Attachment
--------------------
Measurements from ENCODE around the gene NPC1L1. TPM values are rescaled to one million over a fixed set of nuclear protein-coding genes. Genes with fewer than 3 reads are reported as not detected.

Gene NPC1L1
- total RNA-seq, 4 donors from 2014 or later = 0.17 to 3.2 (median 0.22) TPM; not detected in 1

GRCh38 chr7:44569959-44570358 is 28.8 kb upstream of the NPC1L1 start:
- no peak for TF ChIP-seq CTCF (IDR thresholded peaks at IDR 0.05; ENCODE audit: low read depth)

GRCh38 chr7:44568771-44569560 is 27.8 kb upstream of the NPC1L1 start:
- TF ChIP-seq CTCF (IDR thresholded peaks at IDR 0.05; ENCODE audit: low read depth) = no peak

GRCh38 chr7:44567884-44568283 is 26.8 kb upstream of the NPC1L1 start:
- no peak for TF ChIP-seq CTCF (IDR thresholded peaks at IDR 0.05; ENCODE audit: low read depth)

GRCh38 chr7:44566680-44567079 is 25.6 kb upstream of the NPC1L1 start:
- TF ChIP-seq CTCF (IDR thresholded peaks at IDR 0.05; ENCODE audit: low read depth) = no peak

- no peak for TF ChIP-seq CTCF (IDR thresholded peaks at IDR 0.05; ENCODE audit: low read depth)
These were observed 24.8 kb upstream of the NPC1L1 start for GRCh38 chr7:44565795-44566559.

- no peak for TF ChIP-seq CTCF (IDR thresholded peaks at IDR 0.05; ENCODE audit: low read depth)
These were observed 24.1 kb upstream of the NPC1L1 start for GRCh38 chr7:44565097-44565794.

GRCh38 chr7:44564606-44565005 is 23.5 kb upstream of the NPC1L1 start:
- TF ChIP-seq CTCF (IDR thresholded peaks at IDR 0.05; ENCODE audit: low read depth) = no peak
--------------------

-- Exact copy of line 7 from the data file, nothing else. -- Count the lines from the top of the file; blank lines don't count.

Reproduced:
- TF ChIP-seq CTCF (IDR thresholded peaks at IDR 0.05; ENCODE audit: low read depth) = no peak